Auditory hallucinations (“voices”) may occur. It is also possible for a woman to develop involuntary obscuration of consciousness, during which she becomes confused and simultaneously nervous. A young mother is disoriented, her speech and thoughts are incoherent at the time.
In some cases, postpartum psychosis is accompanied by catatonic manifestations.
Sometimes the oneiroid syndrome can develop. Its characteristic signs are the influx of visual hallucinations of fantastic dream-delusional content.
All these symptoms indicate a severe mental disorder requiring immediate medical attention. In this state, it is necessary for the young mother to be under the vigilant control of a loved one because she can harm herself or her baby.
Sometimes relatives don’t pay proper attention to the change in the mental state of the mother. They think this is postpartum depression but, in fact, everything is much more complicated.
The Aftermath of Postpartum Psychosis
A mother can harm her baby and (or) herself. That is the most dangerous consequence of postpartum psychosis
“I came across a patient suffering from schizophrenia who had tried to drown herself and her newborn baby in the well under the influence of hallucinations. She had been rescued but, unfortunately, the child had died. It had been her second birth. After this, the forensic psychiatric examination was carried out and the woman had to undergo compulsory psychiatric treatment. But how to fix the fatal consequences of her morbid condition?”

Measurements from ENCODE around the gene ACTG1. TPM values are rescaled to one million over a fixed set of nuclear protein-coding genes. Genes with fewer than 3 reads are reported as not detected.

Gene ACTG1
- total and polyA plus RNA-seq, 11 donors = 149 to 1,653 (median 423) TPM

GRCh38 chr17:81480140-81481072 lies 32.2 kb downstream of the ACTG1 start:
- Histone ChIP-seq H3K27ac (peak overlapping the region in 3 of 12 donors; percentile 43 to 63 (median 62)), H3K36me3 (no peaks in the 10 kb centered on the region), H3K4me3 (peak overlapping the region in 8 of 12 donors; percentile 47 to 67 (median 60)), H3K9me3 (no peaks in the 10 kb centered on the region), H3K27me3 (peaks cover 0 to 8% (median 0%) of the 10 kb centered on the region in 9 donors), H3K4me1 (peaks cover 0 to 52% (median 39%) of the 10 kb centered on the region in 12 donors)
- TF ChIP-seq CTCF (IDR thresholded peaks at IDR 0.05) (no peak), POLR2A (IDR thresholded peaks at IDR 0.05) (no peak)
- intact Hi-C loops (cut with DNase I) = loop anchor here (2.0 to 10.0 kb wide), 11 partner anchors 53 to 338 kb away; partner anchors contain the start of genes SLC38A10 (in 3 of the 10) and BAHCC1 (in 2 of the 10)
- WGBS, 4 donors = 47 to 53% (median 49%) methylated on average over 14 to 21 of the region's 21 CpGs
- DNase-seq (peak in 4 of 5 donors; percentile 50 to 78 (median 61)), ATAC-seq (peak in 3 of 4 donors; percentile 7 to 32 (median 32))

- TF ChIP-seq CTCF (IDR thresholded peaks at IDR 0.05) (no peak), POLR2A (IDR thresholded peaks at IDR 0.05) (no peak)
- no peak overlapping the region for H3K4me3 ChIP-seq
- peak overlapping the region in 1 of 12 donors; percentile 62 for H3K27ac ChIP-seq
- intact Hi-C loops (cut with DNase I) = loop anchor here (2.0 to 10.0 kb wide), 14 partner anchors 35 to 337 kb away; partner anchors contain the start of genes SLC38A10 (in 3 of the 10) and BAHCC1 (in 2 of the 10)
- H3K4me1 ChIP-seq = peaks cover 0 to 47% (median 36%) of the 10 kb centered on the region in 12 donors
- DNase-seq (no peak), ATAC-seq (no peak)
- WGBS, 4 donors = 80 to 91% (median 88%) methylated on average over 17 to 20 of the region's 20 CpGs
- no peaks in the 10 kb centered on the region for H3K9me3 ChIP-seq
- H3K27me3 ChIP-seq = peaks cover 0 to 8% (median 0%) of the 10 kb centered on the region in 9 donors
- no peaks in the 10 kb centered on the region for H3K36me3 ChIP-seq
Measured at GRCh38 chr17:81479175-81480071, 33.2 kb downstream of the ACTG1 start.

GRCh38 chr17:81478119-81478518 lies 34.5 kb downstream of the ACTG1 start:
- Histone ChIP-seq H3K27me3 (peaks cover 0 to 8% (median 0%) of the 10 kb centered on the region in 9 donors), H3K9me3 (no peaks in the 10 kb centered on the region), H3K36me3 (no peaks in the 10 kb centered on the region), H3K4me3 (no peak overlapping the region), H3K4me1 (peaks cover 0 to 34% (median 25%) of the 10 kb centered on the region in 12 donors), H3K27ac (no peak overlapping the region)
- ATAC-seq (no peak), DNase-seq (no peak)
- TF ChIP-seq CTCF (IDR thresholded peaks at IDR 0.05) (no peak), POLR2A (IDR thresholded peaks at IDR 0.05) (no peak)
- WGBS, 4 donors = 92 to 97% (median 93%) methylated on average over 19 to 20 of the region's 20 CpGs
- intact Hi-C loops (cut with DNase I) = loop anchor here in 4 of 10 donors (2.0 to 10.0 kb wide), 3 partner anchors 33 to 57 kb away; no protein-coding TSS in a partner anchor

Postpartum Psychosis: Treatment
The choice of drugs for treatment depends on the dominant symptoms of the mental disorder present. A therapist can prescribe one of the following medications:
- They eliminate delirium, hallucinations, catatonic manifestations;
- Antidepressants which help to overcome the symptoms of depression;
- Membrane stabilizers. These drugs stabilize the mood.
In rare cases, electroconvulsive therapy is used.
If there are any other diseases (postpartum complications, infections, exacerbations of existing somatic diseases) they will also need treatment because they can make the postpartum psychosis worse.
As a rule, the postnatal psychiatric disorder is well-treatable if one notices it and consults a doctor in time. In 75% of cases, postpartum psychosis ends incomplete recovery.
However, don’t forget that some women have a hereditary burden when some of the signs of a mental disorder (schizophrenia, bipolar affective disorder) have been noted before. In this case, childbirth becomes a factor aggravating the existing disease. In such women, the risk of exacerbation of the underlying mental disorder in the future is quite high. If that’s the issue you’ll need to consult a psychiatrist about further treatment as well as preventive measures against exacerbation.
Born in Belarus, 1985, a pedagogue and family psychologist, mother. Taking part in procedures of social adaptation of the foster children in new families. Since 2015 is a chief editor of the motherhow.com project, selecting the best and up-to-date material for those, who are planning, expecting, and already having babies.